If only ND had produced a top 5 team recently. But you’re right, Stanford’s last title win should really make ND fans jealous. Given many like you are stuck in the year 1940, I can understand the Tree envy. Or if only ND had a defense like Auburn’s that gives up more points a game than ND. If you want to run out one of the top DC’s in the country, cool story, bro. I want my Irish to not be besieged by insane people………….”stupid signature people still don’t care about”

    • Mayhem

      So Bill 76, (if that is your real name), let me understand this, we should run an offense from 1940? Is this going forward by going backward? Very Taoist idea. By the way, is your favorite movie Turk 182 by any chance?

      • http://twitter.com/BrianJMcKeown Brian McKeown (@BrianJMcKeown)

        You missed “heavily updated” or, in other words, “completely different”.

    • http://twitter.com/IDtheMIKE Matt Holly Jolly Q. (@IDtheMIKE)

      I forget, Bill. Which BCS NC Game did Stanford appear in? I’ve got time. I’ll wait for you to look it up.

  • http://gravatar.com/clearwall trey

    Im only bummed because of A) the timing(Losing both Coordinators within a week of each other sucks) and B) because I think Bob could have done better. UConn…really? Why? Non-football school, no recruiting advantage, no talent, no history. I hope he doesnt linger there and lose hope because all he can muster are 4-win seasons. Should have waited another year or for a better location.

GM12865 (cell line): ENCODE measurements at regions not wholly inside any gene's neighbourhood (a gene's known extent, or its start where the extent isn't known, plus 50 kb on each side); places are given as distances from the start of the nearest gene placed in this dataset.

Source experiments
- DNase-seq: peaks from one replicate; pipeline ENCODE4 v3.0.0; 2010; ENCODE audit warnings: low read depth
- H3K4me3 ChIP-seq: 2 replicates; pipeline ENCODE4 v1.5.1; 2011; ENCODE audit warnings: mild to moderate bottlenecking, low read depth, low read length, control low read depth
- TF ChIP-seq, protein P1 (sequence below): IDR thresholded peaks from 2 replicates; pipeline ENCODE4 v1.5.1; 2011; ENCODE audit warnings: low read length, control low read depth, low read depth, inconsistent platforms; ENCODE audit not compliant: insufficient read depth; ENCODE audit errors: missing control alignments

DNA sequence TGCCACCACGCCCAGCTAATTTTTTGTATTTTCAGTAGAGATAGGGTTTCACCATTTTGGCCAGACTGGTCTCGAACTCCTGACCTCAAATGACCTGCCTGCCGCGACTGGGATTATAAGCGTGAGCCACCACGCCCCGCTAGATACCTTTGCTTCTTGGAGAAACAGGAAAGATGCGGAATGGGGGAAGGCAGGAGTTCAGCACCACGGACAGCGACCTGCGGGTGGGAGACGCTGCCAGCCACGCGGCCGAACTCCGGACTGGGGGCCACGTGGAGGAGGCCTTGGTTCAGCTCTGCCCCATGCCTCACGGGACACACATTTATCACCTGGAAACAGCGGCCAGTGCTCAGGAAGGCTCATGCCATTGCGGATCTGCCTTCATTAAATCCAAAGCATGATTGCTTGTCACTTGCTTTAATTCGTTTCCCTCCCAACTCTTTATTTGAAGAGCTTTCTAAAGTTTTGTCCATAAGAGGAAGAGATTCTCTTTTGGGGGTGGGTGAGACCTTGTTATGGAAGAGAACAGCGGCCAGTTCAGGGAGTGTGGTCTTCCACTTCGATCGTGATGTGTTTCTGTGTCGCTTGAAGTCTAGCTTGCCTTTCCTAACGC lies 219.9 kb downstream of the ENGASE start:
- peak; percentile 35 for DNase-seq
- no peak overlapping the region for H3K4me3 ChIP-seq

• Bayou Irish

    “A heavily updated version of the 1940′s Delaware wing tee scheme.” Isn’t that like saying “we beat the Iraqis with heavily updated P-38′s”? I’d “posi-spin” (my other favorite phrase from today) it the other way: “did you see that heavily updated 1879 Walter Camp forward pass Tommy threw to DaVaris?” But let’s focus in on what’s important: what, sir, must ND do to “get real”? I think we start and stop the conversation by kicking the women out. It all went downhill after that.

  • dorney

    Bob was a good person, coach & recruiter, but never like his style of defense. Alabama exposed the defense last year for what it was, good, no great. Forget the stats. I won’t miss him.

    • http://twitter.com/IrishElvis Irish Elvis (@IrishElvis)

      It’s possible to express a preference for a particular coaching style, but using stats to inform one’s view is generally preferred.

      The 2012 red zone defense allowed the fewest yards per play in the nation and 19(?) consecutive quarters without a rushing TD. Labeling that body of work as “good, not great” would be intellectually dishonest.

    • http://twitter.com/IDtheMIKE Matt Holly Jolly Q. (@IDtheMIKE)

      You have a mind more suited to studying the primary colors chart than analyzing football, sir.